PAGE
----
Table of Contents Table of Contents
Previous Page  28 / 92 Next Page
Information
Show Menu
Previous Page 28 / 92 Next Page
Page Background

26

NCCN Guidelines for Patients

®

Stomach Cancer, Version 1.2016

3

Preparing for treatment

Cancer tests

Your doctor may obtain a sample of the tumor. This

is called a biopsy. Also, samples from tissue that

is at high risk for cancer and tissue with possible

cancer may be collected. The presence of Barrett’s

metaplasia or dysplasia increases the likelihood of

cancer.

Biopsy samples are removed with small forceps

that are inserted through the open channel of the

endoscope. Six to eight biopsy samples may be

removed. Biopsy samples will be sent to a pathologist

for testing. After the endoscopy, you may feel some

swelling and sound hoarse.

EUS

EUS (

e

ndoscopic

u

ltra

s

ound) uses both imaging

and an endoscope to see how deep the tumor has

grown into the stomach wall. Also, signs of cancer

within lymph nodes and other nearby organs can be

detected.

Like EGD, you will likely be sedated for EUS. The

EUS endoscope will be guided down your esophagus.

The ultrasound device bounces sound waves off

organs to make pictures.

If it looks like the cancer has spread, the endoscope

can be used to do an FNA (

f

ine-

n

eedle

a

spiration).

An FNA is a type of biopsy. A needle will be inserted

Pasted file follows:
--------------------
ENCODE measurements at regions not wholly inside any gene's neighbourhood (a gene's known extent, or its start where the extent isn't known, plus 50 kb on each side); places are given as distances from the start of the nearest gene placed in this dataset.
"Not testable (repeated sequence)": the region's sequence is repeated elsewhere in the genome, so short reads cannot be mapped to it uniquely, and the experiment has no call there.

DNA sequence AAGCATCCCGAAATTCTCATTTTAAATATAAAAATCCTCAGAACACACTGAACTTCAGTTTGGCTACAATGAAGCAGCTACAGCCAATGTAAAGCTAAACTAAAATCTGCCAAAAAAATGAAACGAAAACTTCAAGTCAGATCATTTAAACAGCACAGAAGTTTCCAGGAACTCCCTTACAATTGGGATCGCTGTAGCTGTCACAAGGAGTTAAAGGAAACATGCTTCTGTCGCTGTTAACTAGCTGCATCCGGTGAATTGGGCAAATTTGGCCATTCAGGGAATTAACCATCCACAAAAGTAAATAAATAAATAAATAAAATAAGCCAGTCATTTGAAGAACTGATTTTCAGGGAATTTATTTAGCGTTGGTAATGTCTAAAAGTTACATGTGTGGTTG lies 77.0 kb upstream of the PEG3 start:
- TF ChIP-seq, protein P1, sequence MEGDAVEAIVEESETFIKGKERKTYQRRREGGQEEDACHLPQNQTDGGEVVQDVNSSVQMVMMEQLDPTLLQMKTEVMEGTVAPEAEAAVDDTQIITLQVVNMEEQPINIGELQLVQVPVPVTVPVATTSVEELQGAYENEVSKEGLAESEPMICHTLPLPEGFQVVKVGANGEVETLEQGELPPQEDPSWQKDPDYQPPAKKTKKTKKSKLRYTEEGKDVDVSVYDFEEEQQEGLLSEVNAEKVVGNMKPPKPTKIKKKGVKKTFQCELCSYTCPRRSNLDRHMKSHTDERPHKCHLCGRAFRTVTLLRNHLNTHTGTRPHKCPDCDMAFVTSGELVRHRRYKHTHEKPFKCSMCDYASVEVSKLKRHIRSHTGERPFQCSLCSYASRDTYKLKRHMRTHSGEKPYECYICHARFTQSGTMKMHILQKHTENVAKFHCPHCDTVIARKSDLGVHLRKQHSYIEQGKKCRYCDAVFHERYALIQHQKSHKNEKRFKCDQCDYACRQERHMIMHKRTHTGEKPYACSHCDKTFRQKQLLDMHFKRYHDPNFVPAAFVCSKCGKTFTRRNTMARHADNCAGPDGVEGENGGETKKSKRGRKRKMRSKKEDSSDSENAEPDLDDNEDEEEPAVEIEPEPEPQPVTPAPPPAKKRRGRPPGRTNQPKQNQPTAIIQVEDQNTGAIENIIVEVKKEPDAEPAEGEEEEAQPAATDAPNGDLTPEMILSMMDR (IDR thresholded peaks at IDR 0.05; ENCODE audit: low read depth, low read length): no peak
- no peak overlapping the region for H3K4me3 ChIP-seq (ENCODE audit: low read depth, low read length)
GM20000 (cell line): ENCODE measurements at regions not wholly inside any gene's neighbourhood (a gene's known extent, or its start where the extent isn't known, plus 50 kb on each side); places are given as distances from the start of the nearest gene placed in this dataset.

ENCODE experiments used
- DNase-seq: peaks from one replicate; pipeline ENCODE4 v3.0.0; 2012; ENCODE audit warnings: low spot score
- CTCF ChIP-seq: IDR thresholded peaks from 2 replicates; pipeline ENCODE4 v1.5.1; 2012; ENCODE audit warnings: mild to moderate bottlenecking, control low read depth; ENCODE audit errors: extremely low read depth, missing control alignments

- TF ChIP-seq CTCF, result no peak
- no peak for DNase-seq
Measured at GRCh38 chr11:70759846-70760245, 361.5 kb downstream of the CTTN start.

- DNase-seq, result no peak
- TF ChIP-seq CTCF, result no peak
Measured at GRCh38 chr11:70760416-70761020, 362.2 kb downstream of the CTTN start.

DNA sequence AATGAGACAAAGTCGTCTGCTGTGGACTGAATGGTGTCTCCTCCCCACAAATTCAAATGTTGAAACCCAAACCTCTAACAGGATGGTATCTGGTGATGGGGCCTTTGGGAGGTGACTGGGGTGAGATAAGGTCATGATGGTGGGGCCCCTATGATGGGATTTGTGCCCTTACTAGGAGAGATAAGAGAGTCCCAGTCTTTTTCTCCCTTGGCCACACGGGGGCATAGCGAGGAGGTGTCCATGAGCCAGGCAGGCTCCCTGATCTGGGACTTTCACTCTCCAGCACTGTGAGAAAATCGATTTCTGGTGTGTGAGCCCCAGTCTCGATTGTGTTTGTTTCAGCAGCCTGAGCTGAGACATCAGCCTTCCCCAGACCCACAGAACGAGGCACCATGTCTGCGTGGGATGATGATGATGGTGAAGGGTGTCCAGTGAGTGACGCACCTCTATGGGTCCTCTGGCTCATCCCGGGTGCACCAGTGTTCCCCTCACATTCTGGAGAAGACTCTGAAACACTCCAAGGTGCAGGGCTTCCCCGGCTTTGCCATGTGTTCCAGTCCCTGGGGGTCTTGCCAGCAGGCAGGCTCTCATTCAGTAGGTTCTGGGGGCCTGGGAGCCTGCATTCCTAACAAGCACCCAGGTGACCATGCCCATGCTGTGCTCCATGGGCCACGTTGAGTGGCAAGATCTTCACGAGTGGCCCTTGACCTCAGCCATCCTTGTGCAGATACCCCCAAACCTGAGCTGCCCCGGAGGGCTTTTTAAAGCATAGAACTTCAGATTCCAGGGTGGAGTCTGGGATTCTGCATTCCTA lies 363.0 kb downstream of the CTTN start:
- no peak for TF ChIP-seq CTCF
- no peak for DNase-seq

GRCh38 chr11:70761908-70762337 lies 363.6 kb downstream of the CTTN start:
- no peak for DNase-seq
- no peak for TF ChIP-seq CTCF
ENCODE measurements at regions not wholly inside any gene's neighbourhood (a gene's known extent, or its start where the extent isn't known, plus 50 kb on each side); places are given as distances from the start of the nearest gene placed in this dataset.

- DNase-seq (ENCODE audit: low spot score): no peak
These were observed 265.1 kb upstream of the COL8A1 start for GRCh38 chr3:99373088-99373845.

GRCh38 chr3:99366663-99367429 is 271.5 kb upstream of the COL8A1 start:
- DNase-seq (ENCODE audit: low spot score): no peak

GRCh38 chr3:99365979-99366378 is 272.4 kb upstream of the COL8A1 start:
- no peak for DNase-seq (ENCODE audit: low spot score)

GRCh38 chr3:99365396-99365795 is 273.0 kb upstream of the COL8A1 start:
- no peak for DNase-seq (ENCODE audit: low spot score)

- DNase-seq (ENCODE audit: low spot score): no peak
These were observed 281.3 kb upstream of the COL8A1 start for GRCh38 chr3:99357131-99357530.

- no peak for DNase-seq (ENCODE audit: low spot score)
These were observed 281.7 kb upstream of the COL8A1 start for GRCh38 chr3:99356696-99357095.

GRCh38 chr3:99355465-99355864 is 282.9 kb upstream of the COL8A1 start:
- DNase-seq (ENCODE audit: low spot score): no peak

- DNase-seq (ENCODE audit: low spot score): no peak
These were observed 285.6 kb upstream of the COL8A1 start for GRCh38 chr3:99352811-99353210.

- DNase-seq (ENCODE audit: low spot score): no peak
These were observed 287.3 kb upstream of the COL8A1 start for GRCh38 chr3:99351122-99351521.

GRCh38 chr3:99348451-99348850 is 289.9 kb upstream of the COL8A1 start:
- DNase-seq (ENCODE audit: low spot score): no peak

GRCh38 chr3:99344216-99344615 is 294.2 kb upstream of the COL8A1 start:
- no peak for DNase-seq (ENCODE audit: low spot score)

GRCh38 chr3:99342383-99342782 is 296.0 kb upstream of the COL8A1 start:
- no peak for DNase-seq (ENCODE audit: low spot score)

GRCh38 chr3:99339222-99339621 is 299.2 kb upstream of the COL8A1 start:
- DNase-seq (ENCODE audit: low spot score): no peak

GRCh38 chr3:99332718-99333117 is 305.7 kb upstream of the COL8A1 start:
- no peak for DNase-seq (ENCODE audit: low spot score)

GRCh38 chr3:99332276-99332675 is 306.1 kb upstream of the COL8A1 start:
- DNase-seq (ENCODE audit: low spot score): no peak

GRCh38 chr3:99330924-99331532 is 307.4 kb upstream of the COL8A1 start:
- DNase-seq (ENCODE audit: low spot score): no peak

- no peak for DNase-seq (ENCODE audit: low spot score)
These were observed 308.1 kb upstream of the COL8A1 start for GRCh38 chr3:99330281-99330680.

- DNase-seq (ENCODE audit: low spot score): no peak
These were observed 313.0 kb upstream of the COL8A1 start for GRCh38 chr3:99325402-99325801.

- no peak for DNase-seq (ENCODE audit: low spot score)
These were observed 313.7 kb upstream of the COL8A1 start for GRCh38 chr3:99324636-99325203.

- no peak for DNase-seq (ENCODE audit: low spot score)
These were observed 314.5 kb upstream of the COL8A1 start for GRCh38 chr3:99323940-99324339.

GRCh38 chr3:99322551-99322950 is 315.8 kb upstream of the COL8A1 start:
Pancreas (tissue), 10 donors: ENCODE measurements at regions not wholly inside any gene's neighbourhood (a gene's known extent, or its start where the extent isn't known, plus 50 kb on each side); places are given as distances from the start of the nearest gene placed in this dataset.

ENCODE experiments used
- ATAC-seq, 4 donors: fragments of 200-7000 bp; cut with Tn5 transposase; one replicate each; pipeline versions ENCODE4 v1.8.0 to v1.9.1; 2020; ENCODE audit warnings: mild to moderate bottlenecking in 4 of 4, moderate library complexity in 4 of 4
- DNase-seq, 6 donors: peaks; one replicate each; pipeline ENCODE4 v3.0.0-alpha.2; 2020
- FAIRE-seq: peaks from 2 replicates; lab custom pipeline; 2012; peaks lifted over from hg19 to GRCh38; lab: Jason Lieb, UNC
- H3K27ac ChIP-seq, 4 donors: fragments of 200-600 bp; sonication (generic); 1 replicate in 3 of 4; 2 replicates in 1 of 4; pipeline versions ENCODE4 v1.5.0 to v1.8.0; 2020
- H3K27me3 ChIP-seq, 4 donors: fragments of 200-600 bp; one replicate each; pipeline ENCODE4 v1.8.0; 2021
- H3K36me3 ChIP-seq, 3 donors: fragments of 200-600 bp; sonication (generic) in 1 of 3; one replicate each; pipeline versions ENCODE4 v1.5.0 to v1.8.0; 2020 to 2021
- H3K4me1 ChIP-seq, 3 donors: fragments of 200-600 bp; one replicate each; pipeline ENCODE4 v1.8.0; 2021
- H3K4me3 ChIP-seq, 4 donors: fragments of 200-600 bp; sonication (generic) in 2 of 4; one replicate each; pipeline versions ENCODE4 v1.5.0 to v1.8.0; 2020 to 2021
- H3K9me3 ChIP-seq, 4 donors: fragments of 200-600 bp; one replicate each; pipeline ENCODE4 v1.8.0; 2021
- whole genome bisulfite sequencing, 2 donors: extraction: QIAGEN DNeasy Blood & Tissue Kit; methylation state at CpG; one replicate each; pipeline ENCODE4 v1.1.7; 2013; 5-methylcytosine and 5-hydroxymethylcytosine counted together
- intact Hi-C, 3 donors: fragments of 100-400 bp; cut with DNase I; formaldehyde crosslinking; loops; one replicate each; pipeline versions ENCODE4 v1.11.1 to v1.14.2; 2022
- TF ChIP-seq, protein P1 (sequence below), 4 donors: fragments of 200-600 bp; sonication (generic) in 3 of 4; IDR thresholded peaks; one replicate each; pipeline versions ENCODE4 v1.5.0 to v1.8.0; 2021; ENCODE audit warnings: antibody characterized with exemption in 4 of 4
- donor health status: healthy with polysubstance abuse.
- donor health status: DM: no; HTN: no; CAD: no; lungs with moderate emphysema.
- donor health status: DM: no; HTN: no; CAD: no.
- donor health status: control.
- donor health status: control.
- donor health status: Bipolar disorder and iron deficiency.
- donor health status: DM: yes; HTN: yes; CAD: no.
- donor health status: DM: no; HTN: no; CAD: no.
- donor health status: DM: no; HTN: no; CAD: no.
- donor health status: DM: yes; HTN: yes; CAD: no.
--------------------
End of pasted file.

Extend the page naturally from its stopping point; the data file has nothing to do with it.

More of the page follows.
through the wall of your stomach or esophagus and

into nearby tissue to get samples. Samples may be

obtained from lymph nodes or organs next to your

stomach, such as your liver. An FNA may be done

as long as the needle doesn’t go through the primary

tumor or major blood vessels.

After the FNA, the endoscopist will provide clinical

staging information. He or she will report the depth of

tumor growth (T stage) and whether cancer is present

in your lymph nodes (N stage). This information will

help your doctor plan the best treatment for you.

Endoscopic resection

Instead of a diagnostic tool, endoscopic resection is

more often used as treatment of tumors that haven’t

grown deep into the stomach wall. Read Part 4

for more details. Briefly, your doctor may be able

to remove tumor(s) and high-risk tissue with tools

inserted through an endoscope.

Laparoscopy with biopsy

This test is a type of surgery that allows your doctor

to look for diseases inside your belly area (abdomen).

Laparoscopy is advised for stomach cancer that

1) has spread beyond the first layer of the stomach

wall (T1b and higher scores), 2) is not detected in

distant sites (M0 score) by other tests, and 3) may be

treated with chemoradiation or surgery. Laparoscopy

may detect distant metastases in the tissue lining of

the abdomen (peritoneum) or liver.

Laparoscopy is done under general anesthesia. It

involves the use of a tool called a laparoscope, which

is much like an endoscope. The tube-like part of the

laparoscope will be inserted through a tiny cut in your

abdomen. Your doctor will be able to look for signs of

cancer and obtain fluid for cancer testing (peritoneal

washings).

Laparoscopy is done in an operating room and takes

about 30 minutes. After the surgery, you may feel

tired and may have some pain. You may also have a

small scar after the cut has healed. You will be able

to go home about one hour after the procedure is

completed and can go back to work the next day.

Biopsy of distant sites

An M1 score is defined as cancer spread to sites

distant from the stomach. If imaging suggests a rating

of M1, a biopsy of the distant site may be needed to

confirm the presence of cancer. The type of biopsy

used depends on the site and other factors.